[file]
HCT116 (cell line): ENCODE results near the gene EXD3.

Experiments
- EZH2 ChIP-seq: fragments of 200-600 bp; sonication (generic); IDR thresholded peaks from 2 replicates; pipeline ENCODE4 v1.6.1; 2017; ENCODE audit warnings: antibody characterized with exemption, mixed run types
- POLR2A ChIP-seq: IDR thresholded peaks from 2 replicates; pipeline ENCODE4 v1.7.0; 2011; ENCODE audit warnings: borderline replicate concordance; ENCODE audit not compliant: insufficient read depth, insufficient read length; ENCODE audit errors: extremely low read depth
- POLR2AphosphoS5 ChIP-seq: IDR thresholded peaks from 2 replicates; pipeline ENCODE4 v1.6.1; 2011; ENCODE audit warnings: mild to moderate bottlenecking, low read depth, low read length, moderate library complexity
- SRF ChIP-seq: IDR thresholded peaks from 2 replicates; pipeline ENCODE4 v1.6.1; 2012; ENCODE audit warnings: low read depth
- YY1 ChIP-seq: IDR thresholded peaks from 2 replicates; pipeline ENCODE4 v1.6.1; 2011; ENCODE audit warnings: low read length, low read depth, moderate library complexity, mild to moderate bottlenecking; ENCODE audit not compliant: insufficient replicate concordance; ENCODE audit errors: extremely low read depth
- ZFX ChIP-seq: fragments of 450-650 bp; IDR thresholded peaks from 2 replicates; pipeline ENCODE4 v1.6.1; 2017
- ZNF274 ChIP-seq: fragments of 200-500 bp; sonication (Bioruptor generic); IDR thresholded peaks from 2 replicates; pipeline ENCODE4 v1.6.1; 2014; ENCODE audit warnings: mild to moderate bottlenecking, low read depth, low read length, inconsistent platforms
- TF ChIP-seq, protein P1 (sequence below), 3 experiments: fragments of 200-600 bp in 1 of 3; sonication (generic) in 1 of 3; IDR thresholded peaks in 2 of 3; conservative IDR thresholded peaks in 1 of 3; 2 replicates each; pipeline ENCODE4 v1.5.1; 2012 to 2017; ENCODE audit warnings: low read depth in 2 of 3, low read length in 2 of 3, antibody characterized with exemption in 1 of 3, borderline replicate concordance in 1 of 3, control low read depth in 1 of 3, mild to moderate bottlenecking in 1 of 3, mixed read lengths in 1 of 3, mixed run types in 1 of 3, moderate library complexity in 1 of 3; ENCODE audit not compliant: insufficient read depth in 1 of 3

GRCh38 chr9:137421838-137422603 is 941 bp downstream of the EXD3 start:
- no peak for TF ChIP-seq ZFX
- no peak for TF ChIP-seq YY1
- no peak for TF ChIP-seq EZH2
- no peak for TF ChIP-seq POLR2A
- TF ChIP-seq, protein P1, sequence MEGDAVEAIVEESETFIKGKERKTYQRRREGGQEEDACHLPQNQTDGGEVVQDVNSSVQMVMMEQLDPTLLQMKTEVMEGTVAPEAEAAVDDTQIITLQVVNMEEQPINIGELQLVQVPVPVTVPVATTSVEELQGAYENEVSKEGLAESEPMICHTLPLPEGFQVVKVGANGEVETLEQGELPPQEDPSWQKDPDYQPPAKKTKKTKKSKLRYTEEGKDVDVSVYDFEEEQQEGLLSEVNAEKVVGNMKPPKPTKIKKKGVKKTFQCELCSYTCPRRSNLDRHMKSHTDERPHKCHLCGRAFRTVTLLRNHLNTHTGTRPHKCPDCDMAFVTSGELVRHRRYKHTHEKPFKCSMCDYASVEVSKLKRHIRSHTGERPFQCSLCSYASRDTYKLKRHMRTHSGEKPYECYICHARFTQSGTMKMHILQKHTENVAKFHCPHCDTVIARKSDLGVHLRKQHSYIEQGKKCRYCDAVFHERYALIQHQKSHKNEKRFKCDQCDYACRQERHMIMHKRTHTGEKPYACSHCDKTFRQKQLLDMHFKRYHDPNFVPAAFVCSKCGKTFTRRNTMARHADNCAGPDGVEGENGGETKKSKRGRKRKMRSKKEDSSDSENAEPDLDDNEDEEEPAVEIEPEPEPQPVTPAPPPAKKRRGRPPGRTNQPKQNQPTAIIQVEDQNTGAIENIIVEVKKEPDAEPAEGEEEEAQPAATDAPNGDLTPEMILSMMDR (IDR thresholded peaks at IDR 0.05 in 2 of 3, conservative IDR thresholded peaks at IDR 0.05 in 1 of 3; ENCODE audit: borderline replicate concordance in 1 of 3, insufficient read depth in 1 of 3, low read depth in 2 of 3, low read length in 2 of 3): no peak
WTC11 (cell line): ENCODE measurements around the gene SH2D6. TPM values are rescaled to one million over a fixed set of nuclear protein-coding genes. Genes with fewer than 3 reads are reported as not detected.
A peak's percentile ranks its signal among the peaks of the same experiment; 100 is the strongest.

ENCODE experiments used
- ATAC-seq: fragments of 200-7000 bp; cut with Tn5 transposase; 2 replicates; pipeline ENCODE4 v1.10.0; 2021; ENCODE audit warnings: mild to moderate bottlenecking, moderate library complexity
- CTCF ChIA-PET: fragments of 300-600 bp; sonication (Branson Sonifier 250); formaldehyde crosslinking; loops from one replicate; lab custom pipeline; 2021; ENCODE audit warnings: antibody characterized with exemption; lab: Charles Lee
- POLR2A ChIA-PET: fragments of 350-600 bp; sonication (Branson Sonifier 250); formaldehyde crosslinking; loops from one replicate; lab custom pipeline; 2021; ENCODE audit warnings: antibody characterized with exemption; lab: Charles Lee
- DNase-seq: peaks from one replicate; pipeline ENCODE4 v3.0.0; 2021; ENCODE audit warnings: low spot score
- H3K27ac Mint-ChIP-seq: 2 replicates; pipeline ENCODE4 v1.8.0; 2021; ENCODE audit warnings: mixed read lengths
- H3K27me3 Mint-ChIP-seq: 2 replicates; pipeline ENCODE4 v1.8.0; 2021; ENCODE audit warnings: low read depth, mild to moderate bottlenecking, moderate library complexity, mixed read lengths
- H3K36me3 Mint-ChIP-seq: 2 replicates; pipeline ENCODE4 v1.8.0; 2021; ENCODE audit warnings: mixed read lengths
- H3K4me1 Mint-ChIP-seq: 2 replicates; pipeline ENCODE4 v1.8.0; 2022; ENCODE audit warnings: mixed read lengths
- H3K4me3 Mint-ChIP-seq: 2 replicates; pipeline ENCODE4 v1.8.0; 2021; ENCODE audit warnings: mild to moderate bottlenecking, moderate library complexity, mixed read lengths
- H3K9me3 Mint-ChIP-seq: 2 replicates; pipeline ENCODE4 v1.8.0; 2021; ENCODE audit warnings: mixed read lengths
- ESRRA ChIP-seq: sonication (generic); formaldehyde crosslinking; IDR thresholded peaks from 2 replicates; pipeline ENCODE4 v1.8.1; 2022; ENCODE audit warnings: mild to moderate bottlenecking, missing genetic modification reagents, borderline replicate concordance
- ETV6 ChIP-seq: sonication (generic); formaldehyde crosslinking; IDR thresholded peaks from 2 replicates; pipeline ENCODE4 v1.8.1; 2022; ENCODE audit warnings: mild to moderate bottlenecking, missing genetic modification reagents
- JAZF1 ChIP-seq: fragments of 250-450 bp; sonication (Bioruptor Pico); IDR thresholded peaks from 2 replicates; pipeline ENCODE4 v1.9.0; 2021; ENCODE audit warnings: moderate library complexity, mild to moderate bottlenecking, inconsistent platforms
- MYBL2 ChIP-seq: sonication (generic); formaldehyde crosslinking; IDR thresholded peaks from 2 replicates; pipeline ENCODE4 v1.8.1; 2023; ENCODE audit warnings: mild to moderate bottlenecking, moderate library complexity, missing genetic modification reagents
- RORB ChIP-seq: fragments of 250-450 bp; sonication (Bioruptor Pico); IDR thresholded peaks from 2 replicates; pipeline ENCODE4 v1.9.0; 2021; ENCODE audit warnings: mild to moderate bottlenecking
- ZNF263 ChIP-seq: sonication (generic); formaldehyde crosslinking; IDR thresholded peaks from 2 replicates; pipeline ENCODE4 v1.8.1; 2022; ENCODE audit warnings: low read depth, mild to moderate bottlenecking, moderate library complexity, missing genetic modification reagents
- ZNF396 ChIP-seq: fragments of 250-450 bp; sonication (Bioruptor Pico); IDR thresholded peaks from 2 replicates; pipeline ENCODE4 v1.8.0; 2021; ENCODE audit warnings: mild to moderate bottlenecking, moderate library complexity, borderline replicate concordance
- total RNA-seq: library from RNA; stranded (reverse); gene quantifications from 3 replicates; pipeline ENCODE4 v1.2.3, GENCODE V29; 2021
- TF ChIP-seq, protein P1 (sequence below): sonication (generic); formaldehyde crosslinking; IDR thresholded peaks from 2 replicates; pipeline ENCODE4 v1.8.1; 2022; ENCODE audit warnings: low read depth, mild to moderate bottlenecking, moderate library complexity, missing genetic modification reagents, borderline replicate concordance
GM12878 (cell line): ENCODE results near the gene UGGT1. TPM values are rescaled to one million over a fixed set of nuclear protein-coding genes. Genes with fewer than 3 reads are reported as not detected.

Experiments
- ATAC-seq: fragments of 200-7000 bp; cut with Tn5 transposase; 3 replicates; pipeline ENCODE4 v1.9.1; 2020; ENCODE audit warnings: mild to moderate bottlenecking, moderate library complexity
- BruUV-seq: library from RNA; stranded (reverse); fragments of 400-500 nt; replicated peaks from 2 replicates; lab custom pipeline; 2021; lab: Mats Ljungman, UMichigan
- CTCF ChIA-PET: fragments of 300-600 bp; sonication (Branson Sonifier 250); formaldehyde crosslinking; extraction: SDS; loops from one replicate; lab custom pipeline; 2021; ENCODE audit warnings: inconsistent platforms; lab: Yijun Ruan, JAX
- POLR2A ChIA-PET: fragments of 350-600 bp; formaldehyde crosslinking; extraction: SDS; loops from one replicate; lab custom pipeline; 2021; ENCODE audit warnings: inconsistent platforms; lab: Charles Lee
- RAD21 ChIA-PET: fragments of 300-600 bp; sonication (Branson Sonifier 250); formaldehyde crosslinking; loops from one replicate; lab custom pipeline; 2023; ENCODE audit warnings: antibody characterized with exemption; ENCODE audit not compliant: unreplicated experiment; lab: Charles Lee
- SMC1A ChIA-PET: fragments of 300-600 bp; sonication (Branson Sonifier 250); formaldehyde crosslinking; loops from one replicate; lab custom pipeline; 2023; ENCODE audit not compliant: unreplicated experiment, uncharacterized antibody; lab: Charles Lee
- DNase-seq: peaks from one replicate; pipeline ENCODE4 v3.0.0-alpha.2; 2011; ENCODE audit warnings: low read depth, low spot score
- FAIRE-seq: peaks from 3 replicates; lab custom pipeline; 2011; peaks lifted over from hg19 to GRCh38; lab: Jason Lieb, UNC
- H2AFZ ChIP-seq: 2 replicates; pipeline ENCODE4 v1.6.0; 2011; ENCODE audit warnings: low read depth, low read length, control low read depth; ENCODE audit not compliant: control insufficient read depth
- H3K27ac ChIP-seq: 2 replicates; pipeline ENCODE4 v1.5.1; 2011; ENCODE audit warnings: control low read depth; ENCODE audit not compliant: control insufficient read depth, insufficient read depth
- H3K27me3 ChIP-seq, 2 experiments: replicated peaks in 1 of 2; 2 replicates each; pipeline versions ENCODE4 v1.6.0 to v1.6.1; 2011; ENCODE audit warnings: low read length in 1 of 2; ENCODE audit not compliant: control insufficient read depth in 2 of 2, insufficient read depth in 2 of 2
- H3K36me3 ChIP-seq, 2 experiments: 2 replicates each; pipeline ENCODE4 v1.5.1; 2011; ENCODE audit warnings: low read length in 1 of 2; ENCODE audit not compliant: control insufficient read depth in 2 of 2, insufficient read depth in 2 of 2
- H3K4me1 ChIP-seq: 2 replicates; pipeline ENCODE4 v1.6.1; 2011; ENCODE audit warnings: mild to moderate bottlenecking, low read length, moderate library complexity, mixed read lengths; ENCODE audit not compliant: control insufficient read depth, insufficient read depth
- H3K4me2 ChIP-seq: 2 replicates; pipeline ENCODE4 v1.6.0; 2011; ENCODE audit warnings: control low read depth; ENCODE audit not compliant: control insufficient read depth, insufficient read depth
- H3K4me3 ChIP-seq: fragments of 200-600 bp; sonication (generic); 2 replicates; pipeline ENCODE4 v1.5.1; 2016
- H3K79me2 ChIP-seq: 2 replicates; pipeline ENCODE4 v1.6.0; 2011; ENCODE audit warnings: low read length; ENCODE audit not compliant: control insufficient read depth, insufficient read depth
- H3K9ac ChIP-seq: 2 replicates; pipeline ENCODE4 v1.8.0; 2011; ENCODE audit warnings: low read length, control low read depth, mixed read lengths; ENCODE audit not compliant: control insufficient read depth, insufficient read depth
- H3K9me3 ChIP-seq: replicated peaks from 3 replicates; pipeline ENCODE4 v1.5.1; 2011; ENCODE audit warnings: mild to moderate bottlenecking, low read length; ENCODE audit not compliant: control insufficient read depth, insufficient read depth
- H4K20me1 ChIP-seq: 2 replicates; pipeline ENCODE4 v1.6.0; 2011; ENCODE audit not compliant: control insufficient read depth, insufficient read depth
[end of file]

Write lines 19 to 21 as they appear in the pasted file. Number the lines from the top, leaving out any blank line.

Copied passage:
ENCODE experiments used
- ATAC-seq: fragments of 200-7000 bp; cut with Tn5 transposase; 2 replicates; pipeline ENCODE4 v1.10.0; 2021; ENCODE audit warnings: mild to moderate bottlenecking, moderate library complexity
- CTCF ChIA-PET: fragments of 300-600 bp; sonication (Branson Sonifier 250); formaldehyde crosslinking; loops from one replicate; lab custom pipeline; 2021; ENCODE audit warnings: antibody characterized with exemption; lab: Charles Lee